Edouard Marcel Sandoz, 1881-1971 | L'Attaque
Edouard Marcel Sandoz
snails impressed; 'E.GODARD CIRE PERDUE'
with later limestone basin
84cm. high, 178cm. wide, 100cm. deep; 2ft. 7½in., 5ft. 8¼in., 3ft. 2¾in.
Executed in 1937.
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Acquired directly from the artist by a private collector in Pully near Lausanne, which is where the Atelier was situated.
The Swiss-born Édouard Marcel Sandoz was celebrated for his animalier sculpture, which lent an art-deco aesthetic to the tradition established by the likes of Barye. First a student in chemistry, Sandoz turned to sculpture and studied for 3 years at the L'Ecole de Industrial Arts in Geneva, then trained as a sculptor under Jean-Albert Injalbert and Marius-Jean-Antonin Mercie at the Ecole des Beaux-Arts in Paris. Sandoz sculpted from life, first concentrating on the human form and later animals. Animal sculpture was Sandoz's preferred theme which he explored through multiple mediums, including patinated bronze, earthenware and black marble. He depicted animals in a naturalistic way, focusing either on the decorative aspects or on the scientific representation, or both.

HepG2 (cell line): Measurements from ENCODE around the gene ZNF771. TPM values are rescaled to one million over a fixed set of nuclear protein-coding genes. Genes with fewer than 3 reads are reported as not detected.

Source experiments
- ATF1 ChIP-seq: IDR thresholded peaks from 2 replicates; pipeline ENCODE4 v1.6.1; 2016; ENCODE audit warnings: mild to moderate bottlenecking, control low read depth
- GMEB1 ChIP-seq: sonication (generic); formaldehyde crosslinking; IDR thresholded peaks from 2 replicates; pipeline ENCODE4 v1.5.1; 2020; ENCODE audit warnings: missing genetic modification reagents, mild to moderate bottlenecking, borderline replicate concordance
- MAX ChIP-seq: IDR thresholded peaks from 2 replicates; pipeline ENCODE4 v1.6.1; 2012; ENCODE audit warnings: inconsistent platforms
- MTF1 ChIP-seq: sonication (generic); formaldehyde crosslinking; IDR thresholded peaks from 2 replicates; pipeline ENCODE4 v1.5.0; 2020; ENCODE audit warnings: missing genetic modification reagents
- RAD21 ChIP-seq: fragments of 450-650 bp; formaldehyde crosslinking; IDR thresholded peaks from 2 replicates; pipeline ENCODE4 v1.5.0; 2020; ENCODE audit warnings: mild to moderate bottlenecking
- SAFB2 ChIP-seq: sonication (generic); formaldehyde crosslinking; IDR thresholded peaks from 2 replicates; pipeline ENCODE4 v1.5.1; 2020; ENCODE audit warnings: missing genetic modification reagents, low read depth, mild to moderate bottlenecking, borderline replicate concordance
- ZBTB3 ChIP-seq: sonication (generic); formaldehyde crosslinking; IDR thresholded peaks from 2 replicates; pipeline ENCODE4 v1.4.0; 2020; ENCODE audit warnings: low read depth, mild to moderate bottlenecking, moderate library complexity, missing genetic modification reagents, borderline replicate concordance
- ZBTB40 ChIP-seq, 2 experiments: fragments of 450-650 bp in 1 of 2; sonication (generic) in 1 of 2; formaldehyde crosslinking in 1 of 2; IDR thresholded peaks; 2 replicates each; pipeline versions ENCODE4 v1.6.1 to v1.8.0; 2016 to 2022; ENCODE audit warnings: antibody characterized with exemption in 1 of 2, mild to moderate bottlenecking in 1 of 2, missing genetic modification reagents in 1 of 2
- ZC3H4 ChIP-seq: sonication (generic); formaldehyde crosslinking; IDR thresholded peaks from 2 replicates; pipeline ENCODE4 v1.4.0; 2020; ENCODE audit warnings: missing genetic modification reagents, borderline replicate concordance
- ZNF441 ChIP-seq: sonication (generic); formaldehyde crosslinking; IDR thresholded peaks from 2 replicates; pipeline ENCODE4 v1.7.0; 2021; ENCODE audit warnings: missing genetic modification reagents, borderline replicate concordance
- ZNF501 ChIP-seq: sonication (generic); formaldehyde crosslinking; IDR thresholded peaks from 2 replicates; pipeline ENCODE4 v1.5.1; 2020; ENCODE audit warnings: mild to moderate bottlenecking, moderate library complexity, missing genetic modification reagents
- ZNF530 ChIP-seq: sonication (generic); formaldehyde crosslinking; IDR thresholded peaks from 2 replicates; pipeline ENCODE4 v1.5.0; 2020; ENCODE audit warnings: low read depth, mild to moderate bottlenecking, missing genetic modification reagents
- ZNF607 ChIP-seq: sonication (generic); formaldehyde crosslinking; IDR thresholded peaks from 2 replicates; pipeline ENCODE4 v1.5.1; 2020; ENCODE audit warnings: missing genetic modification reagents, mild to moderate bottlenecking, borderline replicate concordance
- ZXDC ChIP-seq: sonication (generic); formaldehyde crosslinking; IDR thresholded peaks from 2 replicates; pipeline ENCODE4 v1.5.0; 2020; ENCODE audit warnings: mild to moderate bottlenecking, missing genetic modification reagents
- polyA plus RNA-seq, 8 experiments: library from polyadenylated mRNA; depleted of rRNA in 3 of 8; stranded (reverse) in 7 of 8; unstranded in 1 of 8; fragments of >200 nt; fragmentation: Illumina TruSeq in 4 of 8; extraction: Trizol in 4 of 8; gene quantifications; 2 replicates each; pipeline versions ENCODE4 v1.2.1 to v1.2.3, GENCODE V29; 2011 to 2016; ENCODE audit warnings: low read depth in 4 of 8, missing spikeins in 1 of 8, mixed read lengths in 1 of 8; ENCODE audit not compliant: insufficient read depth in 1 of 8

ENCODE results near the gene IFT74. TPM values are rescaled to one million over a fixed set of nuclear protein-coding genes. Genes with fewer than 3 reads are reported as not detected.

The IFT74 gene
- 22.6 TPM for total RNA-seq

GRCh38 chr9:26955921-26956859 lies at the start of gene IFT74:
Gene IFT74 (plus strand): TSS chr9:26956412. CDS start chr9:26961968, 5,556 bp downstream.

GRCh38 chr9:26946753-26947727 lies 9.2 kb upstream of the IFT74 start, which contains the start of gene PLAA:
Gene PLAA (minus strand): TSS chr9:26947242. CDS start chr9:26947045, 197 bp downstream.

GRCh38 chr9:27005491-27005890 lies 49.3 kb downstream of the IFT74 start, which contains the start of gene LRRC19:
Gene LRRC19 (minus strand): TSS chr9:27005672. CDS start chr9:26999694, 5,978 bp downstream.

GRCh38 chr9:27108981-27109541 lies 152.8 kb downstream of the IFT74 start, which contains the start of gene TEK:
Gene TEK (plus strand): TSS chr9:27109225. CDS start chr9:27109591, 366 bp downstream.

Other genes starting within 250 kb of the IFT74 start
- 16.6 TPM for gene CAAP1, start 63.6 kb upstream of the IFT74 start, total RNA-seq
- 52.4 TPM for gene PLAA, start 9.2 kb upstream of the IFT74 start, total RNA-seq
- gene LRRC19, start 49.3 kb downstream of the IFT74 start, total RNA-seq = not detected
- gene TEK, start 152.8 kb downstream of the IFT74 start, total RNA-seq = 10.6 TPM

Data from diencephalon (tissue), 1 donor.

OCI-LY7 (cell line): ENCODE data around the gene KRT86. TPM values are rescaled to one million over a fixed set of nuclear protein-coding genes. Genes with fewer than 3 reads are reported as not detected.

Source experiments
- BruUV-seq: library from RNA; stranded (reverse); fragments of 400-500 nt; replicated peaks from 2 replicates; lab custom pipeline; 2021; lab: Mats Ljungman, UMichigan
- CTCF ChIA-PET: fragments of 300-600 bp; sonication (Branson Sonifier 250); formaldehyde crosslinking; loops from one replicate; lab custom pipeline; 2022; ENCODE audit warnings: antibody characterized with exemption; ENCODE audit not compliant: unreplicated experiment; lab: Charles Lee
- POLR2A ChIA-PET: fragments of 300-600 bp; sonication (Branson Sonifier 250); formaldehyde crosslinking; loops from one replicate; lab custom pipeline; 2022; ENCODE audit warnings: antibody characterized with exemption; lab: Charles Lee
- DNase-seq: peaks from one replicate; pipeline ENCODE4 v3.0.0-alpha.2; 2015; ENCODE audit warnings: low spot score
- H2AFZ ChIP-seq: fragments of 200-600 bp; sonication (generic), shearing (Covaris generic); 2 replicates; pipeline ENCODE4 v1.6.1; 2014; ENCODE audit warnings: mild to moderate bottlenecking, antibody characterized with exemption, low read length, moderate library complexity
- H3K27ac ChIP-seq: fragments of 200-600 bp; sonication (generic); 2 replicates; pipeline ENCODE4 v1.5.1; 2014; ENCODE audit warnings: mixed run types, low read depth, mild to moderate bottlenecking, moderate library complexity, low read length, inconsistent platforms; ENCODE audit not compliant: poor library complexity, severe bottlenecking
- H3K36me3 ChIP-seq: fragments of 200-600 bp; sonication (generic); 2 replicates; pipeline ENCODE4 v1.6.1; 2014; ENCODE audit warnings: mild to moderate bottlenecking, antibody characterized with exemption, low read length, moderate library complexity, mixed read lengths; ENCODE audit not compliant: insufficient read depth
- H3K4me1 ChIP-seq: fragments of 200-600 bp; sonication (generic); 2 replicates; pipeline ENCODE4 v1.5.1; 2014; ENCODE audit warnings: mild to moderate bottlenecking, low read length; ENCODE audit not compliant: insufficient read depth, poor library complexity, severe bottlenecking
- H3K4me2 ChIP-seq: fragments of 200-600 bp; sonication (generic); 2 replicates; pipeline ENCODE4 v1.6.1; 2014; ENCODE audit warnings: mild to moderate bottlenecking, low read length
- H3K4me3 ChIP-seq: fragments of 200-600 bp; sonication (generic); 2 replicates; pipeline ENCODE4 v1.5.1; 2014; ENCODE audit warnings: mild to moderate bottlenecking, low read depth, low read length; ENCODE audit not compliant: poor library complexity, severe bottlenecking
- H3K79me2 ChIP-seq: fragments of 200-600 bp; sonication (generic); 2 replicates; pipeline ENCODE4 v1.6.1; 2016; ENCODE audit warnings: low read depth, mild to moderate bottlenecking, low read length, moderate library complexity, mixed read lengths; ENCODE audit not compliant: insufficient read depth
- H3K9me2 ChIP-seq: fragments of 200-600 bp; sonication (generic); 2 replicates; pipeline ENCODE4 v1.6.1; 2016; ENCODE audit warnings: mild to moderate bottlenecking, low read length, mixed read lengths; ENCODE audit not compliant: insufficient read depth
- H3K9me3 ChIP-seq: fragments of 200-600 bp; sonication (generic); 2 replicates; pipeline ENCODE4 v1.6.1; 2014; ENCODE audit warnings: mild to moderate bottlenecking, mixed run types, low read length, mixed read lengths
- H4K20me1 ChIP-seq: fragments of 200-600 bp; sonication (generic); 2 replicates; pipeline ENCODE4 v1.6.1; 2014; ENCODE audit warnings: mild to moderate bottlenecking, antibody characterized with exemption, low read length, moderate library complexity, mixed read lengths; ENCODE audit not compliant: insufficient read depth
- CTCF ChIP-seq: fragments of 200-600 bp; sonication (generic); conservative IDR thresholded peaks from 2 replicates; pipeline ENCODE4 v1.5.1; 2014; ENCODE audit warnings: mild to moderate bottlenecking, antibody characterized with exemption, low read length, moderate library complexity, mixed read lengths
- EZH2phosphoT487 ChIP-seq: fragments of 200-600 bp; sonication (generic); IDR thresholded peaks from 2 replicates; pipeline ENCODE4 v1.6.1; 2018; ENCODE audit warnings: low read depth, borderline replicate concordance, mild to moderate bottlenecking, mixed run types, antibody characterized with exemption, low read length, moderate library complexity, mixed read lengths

In 1937, Edouard Marcel Sandoz created a fountain ‘L'Attaque' for the Pavilion Nestlé (also known as the 'Pavilion de tous les bébés du monde') in collaboration with the architect Jean Tschumi for the 1937 Exposition Internationale des Arts et Techniques in Paris. It is known that Sandoz was commissioned to execute at least two other variations on this composition: the first example with one large frog and four smaller snails was installed in the gardens of l'Hotel Beau-Rivage in Lausanne between 1938 and 1945 where it remains to this day. A second example which is recorded in the catalogue raisonné of the artist by Marcilhac shows one large frog and five snails and is similar, but for the additional snail, to the present model. There is evidence of a further, third commission, (letters 26 November and 1 December 1968 in the records of the Fondation Edouard & Maurice Sandoz) which refers to the casting of four snails by Godard which are patinated dark green. The Foundation believe that these are almost certainly the present examples to which have been added one of the three frogs which were cast for the Paris Exposition of 1937.
c.f., Felix Marcilhac, Edouard Marcel Sandoz sculptuer figuriste et animalier 1881-1971, 1993, Paris.